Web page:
The cinema industry is driven by data and statistics. But these provide only a partial glimpse at the contribution of cinema. Local and independent cinemas are recognised as providing a widely enjoyed communal experience, and space for contemplation, inspiration and debate. But what does local cinema mean to the audiences that come together to enjoy film? How satisfied are they with their local cinema experience? And what economic, cultural and social benefits arise for individuals and communities? This exploratory study set out to examine these and other questions.
This was a very significant piece of research indeed; the most comprehensive look yet at the role and contribution of local cinema. The study included:
- A rapid review of previous research literature on film exhibition and its impact on audiences and communities.
- Scoping interviews and discussions involving a range of bodies active in stimulating and supporting film exhibition.
- Site visits and semi-structured interviews with 12 selected film exhibitors, representing a broad cross-section of local and independent cinema.
- An online survey of audience members associated with the 12 selected film exhibitors. This yielded 3,442 responses.
The study suggests that the death of cinema has been greatly exaggerated! Across all sorts and sizes of communities, audiences were found to love and value the shared screen experience. The report describes the importance that these audiences attribute to cinemas in relation to the neighbourhoods, towns and villages in which they live. Crucially, it has revealed the influence and impact of cinema in a number of respects – to culture, wellbeing, community, learning, heritage and the local economy. These represent a broad set of outcomes that have traditionally proven difficult to count, evaluate and compare, making this new research a valuable foundation for wider research into the social value, not just of local cinema, but of other forms of cultural provision.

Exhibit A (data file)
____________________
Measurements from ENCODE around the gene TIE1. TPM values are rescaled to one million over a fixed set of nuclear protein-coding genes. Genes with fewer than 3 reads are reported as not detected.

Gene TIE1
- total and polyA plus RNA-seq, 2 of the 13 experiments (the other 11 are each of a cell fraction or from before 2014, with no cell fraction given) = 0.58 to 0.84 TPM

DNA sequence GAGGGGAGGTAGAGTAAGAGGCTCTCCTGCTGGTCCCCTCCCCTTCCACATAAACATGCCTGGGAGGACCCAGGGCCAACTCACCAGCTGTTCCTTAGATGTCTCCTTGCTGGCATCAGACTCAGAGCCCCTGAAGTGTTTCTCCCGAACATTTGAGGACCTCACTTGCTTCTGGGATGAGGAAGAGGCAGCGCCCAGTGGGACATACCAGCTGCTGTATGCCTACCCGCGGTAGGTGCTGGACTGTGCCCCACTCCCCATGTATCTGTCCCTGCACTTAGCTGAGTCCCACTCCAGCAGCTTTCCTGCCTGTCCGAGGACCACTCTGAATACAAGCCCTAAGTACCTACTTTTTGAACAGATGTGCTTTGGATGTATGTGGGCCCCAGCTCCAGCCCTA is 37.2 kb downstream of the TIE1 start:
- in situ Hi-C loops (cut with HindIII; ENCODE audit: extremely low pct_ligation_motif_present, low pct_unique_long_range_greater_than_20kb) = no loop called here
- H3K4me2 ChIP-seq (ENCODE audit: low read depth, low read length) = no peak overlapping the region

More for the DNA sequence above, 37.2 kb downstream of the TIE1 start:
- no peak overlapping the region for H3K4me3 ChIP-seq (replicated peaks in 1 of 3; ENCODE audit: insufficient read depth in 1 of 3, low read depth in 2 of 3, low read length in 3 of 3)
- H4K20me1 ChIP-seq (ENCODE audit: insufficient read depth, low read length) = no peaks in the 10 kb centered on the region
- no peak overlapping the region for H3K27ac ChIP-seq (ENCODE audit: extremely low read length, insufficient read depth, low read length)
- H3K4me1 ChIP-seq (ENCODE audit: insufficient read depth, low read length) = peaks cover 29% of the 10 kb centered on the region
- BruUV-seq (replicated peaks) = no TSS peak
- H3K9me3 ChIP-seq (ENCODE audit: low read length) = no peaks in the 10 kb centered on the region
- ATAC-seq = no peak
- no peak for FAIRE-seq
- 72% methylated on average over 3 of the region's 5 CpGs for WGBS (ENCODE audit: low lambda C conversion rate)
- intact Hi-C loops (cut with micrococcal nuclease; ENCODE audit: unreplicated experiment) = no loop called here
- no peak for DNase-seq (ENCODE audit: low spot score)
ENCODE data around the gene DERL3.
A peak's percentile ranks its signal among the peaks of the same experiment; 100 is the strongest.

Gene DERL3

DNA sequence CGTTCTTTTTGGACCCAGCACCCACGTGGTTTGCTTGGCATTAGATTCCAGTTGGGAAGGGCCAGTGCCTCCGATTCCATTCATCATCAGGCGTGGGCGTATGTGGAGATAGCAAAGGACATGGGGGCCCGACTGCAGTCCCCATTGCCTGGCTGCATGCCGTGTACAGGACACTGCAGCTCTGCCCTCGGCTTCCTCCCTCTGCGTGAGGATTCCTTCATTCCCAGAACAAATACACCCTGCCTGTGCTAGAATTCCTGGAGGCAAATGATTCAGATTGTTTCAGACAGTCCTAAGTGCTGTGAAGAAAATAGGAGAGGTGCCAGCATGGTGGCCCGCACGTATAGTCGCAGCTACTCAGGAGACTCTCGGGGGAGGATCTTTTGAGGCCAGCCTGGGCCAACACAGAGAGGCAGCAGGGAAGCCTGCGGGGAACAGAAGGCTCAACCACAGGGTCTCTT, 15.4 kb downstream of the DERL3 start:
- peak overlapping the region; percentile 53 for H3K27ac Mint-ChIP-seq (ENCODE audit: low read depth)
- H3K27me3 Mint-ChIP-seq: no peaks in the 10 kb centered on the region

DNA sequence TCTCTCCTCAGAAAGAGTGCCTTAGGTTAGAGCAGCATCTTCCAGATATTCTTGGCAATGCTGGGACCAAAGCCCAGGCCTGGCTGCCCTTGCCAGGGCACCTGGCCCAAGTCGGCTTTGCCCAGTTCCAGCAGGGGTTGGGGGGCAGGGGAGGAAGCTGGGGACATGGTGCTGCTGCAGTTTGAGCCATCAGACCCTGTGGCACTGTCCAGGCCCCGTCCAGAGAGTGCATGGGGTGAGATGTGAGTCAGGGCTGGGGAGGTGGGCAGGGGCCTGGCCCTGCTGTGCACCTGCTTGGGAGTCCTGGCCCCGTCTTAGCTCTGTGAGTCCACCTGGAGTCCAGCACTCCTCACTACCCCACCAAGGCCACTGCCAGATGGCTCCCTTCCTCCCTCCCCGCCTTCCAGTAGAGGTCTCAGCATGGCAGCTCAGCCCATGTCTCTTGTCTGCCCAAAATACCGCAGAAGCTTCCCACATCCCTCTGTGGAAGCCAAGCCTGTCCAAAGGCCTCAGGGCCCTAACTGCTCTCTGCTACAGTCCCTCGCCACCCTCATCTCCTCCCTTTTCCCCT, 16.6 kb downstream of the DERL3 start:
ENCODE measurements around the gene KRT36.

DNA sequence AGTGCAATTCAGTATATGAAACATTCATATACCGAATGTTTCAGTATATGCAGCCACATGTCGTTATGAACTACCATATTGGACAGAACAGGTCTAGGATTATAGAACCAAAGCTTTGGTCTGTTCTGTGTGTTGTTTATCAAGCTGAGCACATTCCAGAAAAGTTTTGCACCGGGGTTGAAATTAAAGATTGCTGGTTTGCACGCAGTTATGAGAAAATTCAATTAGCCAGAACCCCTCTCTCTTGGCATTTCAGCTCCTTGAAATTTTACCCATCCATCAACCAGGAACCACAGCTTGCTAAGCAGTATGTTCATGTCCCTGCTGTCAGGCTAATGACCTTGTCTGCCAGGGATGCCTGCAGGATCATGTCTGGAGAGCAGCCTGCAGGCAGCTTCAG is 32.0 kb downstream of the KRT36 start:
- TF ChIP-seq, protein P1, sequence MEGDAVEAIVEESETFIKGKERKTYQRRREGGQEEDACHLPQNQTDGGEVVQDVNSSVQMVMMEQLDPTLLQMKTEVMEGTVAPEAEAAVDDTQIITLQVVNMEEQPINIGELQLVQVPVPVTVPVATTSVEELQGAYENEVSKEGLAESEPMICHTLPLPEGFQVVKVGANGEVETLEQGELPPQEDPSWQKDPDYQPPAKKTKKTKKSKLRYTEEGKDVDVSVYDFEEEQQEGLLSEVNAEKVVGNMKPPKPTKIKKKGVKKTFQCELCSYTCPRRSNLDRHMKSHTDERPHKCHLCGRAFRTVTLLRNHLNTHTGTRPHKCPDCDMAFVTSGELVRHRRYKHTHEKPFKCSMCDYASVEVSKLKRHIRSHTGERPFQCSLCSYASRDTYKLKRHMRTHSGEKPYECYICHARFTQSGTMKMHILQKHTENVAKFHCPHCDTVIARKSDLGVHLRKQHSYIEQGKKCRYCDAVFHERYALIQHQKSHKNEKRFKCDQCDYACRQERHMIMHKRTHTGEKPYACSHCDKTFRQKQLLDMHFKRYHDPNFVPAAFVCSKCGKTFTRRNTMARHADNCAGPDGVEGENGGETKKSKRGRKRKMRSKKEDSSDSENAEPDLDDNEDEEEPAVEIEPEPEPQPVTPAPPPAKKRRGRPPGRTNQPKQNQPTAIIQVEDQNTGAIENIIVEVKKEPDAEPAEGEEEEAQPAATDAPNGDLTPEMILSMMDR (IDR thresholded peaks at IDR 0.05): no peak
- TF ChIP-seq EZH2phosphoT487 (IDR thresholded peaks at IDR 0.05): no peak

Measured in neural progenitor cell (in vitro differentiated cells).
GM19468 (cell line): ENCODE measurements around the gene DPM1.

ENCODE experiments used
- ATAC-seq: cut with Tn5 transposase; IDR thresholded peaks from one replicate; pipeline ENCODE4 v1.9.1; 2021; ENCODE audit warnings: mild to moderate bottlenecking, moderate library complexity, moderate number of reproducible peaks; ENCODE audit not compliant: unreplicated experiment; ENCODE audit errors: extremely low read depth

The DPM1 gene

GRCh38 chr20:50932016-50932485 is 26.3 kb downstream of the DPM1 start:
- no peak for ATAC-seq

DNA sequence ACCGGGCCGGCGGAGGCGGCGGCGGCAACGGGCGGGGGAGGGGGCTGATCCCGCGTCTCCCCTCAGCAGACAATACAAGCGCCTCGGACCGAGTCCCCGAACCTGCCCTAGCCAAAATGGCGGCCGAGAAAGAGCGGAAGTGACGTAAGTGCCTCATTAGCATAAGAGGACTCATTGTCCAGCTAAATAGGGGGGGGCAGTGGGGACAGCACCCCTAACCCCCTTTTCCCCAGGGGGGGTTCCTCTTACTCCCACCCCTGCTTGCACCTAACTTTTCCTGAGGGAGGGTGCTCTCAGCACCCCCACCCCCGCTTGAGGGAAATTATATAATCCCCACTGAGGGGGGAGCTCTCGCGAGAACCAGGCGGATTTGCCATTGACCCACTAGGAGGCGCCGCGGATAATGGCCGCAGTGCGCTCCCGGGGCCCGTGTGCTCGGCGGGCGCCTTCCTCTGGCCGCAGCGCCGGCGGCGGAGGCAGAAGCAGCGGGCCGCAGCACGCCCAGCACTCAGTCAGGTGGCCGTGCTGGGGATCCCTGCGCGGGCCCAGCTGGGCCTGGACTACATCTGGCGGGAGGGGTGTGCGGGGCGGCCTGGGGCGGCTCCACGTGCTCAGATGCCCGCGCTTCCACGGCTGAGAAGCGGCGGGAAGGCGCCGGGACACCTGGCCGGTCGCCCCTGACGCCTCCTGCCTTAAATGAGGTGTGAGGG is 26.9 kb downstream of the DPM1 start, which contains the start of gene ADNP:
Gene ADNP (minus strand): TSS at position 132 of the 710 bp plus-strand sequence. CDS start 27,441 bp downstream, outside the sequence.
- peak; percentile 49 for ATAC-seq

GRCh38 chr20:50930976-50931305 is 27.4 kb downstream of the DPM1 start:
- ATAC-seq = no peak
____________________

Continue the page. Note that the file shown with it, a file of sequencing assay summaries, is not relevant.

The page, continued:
“By working with Social Value Lab, what started out as an idea for a quick and informal survey became instead a powerful and influential study which will shape our work at Regional Screen Scotland for some time to come. Thanks to Social Value Lab’s clear design and structuring of the questionnaire we had a huge response to our online surveys, making this one of the largest, and therefore most significant, pieces of research into the social impacts of local cinema. The resulting report benefitted greatly from Social Value Lab’s clear and objective analysis, and the quality of their layout and design. This has been a highly productive, enjoyable, and hopefully ongoing partnership!”
Robert Livingston, Director, Regional Screen Scotland
Download a copy of the full report here.